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  • Christine Delea

Best Worst: Poetry Prompt

One of my favorite classroom activities in my Composition classes was to put the students into small groups, then ask them--as a group--to come up with the most poorly written sentence they could come up with. We did this exercise in the middle of the semester, when they had learned enough about grammar, diction, and punctuation to know how to break rules. The students then put each group's sentences on the board, pointed out all the errors in the sentence, and we voted on the best (meaning worst) one. The students had so much fun doing these, and I always got to laugh a lot myself, which does not happen a lot in those Comp classes.


Taking a cue from this exercise, write the worst poem you can. Use all of the things you were told along the way. Use cliches, overdone rhymes, awkward syntax, antiquated and technical diction. Stick punctuation here and there. Mangle line breaks and metaphors. Write about a huge topic without any details. Give the reader nothing while at the same time hit the readers over the head with your "deep meaning."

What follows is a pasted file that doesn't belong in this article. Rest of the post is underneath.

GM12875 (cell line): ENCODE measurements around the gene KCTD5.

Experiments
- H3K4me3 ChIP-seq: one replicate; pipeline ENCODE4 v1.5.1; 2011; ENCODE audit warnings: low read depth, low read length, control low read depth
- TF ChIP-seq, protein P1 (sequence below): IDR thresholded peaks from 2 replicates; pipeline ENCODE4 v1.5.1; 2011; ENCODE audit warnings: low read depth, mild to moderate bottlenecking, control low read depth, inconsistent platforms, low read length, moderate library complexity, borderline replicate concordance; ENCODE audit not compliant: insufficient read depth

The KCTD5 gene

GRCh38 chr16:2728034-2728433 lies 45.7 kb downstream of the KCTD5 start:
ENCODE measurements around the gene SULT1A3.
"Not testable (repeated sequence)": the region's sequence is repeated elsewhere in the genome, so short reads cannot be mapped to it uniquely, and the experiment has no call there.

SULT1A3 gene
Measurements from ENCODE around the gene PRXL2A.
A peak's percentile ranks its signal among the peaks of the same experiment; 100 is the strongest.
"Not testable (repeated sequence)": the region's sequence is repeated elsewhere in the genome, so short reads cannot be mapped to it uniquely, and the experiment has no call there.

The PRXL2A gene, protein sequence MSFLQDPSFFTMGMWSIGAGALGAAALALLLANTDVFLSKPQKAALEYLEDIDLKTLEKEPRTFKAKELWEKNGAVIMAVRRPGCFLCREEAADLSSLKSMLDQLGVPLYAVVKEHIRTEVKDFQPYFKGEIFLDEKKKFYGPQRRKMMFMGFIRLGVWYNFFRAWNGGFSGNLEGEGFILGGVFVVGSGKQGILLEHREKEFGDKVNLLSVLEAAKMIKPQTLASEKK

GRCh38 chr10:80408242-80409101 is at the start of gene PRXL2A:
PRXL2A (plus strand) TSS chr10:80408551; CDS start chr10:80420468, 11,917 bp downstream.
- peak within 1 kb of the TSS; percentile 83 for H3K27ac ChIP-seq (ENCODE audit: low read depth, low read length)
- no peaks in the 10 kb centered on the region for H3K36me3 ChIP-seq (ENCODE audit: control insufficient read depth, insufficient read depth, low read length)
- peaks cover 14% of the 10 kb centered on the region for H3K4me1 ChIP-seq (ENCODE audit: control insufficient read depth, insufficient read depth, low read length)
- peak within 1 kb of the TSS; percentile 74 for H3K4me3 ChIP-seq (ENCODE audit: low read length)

Then send this poem to your dream publication . . . kidding!


Find something in your poem--it could be a surprising phrase, a weird stanza break, a simile that stands out--and use that in a new, good poem.


I used to tell my students, after our exercise, that they had gotten all of the bad writing out of their systems and would all only write A+ papers from then on. Same goes for you! (Kidding again.) But I encourage you to print out or rewrite legibly your bad poem and put it near where you revise your work. Use it as a "Never Again" reminder.



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